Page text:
Tuesday, June 3, 2014

Theatre Review: “Draupadi” fails to meet the ‘grand’ expectations

In recent times Atul Satya Kaushik’s theatre group, FTS (abbreviated for The Film and Theatre Society) has been quite active in Delhi. Atul has emerged as a Writer and Director, attracting many people in the city with his productions. Interestingly Atul has also tried to explore the saga of the epic Mahabharatha through his writings. One of the many plays written by Atul is “Draupadi”. MTC saw the performance of “Draupadi” at Kamani Auditorium on May 30, 2014.

To start with, the premise of the play is very interesting. A group of women in Harayana are interpreting and exploring the epic Mahabharata from their critical point of view. Women characters from across the generation participate in the discussion. They have to weave a play around the character of “Draupadi”.
While exploring the possibilities of the character, they raise extremely important questions which needs to be critically analysed. The patriarchal structure of society is being questioned. “Draupadi” is a musical play, or as claimed by the theatre group “a Grand Musical Show”. Sadly the musical elements in the play fails to meet our grand expectations, as many actors went off-beat innumerable times while performing. Interestingly the play uses the Raagini tradition from Haryana to start and end the play. This added value to the play though.

“Draupadi” is a decent attempt, but loosely knitted play. Though the script does offer some really hard-hitting dialogues, at many occasions they tend to become melodramatic. The performances of the actors do not justify the huge possibility of the script. The play lacks a good chorus, which was of the utmost importance given the fact that it is essentially a musical production.

The play takes a very interesting stand to represent the character of Draupadi. The playwright metaphorically represents Draupadi through various women actors, deliberately drawing a similarity between Draupadi and the women in today’s world.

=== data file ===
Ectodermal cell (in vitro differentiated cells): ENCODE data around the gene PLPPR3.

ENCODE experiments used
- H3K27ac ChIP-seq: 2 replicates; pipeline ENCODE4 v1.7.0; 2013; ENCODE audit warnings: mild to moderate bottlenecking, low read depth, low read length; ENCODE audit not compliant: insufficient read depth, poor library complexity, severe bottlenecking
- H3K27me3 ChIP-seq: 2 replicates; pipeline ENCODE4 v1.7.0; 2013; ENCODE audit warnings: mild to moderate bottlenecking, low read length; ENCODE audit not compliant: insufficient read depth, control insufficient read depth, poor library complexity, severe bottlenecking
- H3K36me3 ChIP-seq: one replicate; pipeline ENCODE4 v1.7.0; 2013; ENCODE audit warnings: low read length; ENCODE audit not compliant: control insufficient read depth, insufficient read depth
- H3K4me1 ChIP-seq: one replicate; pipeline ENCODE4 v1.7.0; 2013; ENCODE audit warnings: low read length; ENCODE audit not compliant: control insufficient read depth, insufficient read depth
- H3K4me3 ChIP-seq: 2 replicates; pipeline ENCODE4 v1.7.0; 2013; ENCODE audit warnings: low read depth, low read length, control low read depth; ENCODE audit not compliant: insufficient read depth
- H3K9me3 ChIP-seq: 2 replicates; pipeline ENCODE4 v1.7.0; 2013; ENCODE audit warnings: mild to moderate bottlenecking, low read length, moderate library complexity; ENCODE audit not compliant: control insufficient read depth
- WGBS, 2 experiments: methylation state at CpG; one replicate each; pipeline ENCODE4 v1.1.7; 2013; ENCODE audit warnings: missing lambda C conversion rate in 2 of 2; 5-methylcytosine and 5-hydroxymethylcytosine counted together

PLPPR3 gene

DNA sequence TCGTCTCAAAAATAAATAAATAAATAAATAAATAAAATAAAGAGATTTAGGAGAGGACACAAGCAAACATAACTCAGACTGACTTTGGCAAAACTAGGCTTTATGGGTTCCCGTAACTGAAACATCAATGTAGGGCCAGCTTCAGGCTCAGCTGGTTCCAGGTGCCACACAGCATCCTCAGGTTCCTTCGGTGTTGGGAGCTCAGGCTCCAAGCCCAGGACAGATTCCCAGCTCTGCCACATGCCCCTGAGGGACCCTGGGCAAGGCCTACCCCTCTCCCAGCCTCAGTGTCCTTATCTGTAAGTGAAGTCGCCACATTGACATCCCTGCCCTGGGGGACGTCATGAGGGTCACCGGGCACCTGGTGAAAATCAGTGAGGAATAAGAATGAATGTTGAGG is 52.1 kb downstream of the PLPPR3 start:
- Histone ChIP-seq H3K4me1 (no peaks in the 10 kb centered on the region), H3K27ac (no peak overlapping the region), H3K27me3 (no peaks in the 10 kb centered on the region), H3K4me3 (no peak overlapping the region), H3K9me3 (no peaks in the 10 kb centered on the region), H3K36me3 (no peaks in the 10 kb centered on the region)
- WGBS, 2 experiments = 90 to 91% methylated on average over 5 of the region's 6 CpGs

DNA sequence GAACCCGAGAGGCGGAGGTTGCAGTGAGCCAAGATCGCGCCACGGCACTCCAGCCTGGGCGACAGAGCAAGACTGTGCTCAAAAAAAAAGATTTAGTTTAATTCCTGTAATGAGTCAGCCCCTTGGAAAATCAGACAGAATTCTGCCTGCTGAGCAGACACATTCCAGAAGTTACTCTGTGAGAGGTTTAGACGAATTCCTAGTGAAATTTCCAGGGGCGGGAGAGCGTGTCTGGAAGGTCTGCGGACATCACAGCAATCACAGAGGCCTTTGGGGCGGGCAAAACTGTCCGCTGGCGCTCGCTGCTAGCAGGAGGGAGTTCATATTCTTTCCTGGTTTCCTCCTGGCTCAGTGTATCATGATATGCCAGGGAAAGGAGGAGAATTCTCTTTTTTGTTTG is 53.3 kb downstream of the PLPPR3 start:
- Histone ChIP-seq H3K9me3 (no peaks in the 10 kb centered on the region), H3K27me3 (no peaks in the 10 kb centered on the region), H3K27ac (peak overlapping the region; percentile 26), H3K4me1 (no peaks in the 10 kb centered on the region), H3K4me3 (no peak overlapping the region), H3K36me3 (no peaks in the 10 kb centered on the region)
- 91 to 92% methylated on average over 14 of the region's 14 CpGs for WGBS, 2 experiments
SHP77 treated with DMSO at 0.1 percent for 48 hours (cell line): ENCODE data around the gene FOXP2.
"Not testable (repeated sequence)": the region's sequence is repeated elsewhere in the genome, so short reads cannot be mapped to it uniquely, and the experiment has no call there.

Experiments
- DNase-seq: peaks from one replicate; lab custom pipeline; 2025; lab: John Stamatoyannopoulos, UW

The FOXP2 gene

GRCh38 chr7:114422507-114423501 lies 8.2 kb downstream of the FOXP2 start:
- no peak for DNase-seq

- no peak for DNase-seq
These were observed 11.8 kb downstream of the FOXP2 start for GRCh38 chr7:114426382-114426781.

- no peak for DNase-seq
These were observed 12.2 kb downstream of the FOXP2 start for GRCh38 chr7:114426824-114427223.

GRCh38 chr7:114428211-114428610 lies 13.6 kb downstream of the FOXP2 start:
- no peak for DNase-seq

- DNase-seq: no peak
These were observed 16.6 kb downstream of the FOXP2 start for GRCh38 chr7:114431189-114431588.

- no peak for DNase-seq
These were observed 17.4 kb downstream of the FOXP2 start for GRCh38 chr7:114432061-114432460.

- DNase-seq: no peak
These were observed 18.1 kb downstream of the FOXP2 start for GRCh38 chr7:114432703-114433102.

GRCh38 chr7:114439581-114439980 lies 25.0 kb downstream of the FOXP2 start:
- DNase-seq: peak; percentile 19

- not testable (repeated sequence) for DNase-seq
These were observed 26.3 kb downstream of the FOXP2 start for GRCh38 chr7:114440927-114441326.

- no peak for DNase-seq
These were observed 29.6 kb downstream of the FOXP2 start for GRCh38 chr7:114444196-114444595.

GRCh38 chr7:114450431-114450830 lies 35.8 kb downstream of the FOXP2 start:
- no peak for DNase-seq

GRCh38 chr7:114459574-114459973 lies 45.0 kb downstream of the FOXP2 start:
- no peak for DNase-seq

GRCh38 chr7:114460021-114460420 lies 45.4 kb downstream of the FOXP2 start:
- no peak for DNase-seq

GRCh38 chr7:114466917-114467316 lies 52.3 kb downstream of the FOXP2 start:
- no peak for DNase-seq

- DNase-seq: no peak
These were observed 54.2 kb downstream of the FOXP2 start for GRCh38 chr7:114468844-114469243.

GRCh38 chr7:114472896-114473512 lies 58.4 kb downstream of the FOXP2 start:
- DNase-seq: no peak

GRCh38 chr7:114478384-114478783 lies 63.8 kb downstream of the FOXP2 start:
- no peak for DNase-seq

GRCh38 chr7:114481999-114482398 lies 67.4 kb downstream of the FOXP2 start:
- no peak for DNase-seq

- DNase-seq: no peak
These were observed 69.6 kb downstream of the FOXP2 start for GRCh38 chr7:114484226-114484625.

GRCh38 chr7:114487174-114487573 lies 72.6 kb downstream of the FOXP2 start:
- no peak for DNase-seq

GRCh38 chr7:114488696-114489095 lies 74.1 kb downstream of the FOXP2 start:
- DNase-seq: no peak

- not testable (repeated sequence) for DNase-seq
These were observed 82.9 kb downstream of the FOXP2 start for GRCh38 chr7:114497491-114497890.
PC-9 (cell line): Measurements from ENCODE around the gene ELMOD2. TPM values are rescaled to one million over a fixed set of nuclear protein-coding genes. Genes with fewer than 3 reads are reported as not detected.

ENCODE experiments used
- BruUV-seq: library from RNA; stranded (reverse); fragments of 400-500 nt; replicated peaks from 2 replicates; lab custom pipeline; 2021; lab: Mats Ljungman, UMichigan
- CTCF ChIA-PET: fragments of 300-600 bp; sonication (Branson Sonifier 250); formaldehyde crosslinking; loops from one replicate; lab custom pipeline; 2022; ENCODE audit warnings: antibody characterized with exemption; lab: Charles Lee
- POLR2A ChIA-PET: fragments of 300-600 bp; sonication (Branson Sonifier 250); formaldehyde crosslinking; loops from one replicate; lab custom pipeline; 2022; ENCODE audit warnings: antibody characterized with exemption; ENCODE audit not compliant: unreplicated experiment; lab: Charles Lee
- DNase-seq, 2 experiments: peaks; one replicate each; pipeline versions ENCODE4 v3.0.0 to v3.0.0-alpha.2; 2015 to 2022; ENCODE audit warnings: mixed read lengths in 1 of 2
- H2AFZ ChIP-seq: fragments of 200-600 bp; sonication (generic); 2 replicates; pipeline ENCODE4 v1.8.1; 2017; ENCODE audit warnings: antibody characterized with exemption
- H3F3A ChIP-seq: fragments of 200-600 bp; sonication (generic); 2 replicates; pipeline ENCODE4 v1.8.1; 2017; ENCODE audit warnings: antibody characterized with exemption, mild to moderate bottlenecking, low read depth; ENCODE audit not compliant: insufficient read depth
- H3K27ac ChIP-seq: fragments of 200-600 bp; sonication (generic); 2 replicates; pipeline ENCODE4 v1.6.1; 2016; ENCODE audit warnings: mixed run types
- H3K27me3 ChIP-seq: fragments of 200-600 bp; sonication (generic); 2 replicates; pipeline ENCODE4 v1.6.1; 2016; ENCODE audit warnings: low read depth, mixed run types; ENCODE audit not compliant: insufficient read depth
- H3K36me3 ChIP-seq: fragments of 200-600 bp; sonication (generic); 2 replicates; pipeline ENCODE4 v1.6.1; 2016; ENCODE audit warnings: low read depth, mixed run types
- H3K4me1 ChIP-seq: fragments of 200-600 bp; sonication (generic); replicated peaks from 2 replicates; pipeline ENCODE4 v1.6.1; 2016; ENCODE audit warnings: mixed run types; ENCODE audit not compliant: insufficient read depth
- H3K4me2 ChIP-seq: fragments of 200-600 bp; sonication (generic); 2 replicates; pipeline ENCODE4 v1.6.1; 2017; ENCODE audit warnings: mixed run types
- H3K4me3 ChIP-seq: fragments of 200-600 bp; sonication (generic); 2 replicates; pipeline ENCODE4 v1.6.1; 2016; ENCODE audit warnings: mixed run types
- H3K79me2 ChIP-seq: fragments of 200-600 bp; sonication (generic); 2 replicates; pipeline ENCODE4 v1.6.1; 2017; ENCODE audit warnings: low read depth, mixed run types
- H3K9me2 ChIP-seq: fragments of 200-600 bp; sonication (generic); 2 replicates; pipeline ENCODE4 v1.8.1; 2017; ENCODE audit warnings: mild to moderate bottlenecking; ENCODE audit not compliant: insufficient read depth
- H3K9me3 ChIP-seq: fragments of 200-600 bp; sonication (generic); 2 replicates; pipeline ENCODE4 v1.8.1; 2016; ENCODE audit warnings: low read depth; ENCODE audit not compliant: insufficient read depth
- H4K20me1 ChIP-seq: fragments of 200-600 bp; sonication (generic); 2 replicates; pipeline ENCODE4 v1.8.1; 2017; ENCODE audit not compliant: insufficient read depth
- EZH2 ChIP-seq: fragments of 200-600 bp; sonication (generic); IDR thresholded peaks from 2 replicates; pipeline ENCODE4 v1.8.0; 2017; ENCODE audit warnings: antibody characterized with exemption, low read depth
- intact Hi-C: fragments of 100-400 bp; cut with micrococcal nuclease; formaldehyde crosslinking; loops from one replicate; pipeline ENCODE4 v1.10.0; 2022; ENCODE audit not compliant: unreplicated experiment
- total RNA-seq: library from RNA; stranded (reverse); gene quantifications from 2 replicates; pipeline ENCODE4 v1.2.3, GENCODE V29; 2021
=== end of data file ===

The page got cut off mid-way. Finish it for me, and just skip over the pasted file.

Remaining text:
There were few very interesting conversations in the play. A song “Mere Char Dinon Ka do Hisaab”, is a conversation between Draupadi and Krishna (the almighty God), regarding the Menstrual Cycle of the women. The song has a very interesting plot which could have been the highlight of the play. But the song went off-beat severely and thus became unimpressive. But another song “Devar Aaya Levne” was extremely impressive with hard hitting visuals of Dussasan trying to grab Draupadi and the song being performed simultaneously.

In the scene when Kauravas ‘molest’ Draupadi in the grand assembly, Atul creates a very strong poetic conversation between Draupadi and others. The long poem “Saari Agar Utar Jaaegi” had extremely hard hitting dialogues. But the actor playing Draupadi made a grammatical mistake in the poem repeatedly when she said “Saari Agar Khul Jaaegi”. If this could have been avoided, one would have had a better experience.

Because the climax scene was a poetic recitation, it became far more hard hitting. Actor playing Draupadi in the climax scene did a very good job and deserves applause for pulling the performance.

Though the play raises important critical questions, and criticizes the basic structure of the society, it failed to impress this audience. But it did receive a good response from a full-house audience in Kamani.

This review was first published in My Theatre Cafe on June 4, 2014

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